What Does Workstation Mean?

A workstation (WS) is a computer dedicated to a user or group of users engaged in business or professional work. It includes one or more high resolution displays and a faster processor than a personal computer (PC). A workstation also has greater multitasking capability because of additional random access memory (RAM), drives and drive capacity. A workstation may also have a higher-speed graphics adapters and more connected peripherals.


The term workstation also has been used to reference a PC or mainframe terminal on a local area network (LAN). These workstations may share network resources with one or more large client computers and network servers.

Techopedia Explains Workstation

Workstations usually are built with an optimized design for complex data manipulation and visualization. Examples include image rendering and editing, computer-aided design (CAD), animations and mathematical plots. Workstations were the first industry segment to market collaboration tools and advanced accessories and enhancements. These include 3D mice, multiple displays and high performance/capacity data storage devices.

Eventually, mainstream PCs adopted workstation elements contributing to the decline of the workstation market segment. Additionally, the cost differential decreased between lower-end workstations and higher-end PCs. Low-end workstations used Intel Pentium 4 or AMD Athlon 64 CPUs, whereas high-end PCs used powerful processors such as the Intel Xeon, IBM Power, AMD Opteron or Sun UltraSPARC – a powerhouse for computer-processing work. These latter machines are sometimes referred to as workstation class PCs and include features such as:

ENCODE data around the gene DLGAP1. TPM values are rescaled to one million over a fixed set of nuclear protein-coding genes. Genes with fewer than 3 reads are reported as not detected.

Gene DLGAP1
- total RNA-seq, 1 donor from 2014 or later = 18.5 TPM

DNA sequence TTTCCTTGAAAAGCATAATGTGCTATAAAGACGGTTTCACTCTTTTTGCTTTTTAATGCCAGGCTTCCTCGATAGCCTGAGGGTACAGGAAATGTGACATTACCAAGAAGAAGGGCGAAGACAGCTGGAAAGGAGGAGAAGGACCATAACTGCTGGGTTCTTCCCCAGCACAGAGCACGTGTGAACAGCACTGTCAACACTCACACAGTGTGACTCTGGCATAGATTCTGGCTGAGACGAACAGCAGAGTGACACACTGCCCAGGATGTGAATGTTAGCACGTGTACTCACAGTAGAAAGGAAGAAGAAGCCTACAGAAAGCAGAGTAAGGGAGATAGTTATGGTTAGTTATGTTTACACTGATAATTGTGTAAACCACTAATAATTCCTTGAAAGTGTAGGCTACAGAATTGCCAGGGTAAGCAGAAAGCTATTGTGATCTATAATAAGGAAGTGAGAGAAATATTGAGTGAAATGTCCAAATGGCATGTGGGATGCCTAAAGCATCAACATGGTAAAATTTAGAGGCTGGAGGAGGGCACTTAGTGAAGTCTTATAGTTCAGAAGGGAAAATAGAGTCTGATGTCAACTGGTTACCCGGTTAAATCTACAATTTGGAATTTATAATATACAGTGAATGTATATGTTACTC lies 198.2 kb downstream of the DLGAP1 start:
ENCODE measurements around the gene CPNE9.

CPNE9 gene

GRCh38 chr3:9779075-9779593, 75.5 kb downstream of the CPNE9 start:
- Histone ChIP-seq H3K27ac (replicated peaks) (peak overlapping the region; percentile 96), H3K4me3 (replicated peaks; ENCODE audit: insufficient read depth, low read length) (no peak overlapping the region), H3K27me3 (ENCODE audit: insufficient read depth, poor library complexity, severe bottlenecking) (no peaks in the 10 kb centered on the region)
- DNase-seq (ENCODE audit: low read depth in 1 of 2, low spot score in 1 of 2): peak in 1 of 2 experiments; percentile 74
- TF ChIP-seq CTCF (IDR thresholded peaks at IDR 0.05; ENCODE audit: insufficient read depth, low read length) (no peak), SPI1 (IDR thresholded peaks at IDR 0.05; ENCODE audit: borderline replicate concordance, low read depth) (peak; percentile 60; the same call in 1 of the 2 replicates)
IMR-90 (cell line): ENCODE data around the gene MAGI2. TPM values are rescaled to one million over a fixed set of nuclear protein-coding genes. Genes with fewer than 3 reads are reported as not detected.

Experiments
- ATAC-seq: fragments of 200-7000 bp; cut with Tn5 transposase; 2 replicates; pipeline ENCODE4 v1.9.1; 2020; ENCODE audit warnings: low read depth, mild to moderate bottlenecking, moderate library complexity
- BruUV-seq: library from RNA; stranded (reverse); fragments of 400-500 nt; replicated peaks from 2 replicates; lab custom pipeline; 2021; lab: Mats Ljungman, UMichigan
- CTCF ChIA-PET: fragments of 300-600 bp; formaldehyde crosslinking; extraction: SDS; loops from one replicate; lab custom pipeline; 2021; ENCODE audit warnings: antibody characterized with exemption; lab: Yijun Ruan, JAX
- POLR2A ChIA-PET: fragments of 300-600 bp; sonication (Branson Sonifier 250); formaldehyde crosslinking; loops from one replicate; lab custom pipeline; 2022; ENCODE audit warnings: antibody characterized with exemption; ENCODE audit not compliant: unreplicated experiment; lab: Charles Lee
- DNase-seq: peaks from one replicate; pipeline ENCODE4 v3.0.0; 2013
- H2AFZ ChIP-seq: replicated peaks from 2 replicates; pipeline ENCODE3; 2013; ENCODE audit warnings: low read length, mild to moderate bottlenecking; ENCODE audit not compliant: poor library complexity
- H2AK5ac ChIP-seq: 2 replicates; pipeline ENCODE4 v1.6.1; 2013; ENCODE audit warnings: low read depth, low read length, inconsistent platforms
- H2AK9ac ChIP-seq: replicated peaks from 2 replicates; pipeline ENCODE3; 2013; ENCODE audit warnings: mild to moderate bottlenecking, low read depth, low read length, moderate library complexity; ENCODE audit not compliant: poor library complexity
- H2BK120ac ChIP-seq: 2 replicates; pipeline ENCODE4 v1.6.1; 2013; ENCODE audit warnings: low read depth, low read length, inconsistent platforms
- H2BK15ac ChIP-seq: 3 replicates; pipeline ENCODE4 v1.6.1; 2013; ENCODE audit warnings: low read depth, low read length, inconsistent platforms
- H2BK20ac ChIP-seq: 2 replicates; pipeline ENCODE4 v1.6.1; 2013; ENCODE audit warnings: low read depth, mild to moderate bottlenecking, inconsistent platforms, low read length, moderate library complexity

• Error-correcting code (EEC) memory support
  • Additional memory sockets for registered modules
  • Multiple processor sockets for more powerful CPUs
  • Multiple displays
  • Reliable operating systems (OSs) with advanced features
  • High-performance graphics cards

Currently, Sun Microsystems manufacturers the only workstations, which use x86-64 microprocessors and Windows, Mac OS X, Solaris 10 and Linux-distributed operating systems.


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Margaret Rouse

Margaret Rouse is an award-winning technical writer and teacher known for her ability to explain complex technical subjects to a non-technical, business audience. Over the past twenty years her explanations have appeared on TechTarget websites and she's been cited as an authority in articles by the New York Times, Time Magazine, USA Today, ZDNet, PC Magazine and Discovery Magazine.Margaret's idea of a fun day is helping IT and business professionals learn to speak each other’s highly specialized languages. If you have a suggestion for a new definition or how to improve a technical explanation, please email Margaret or contact her…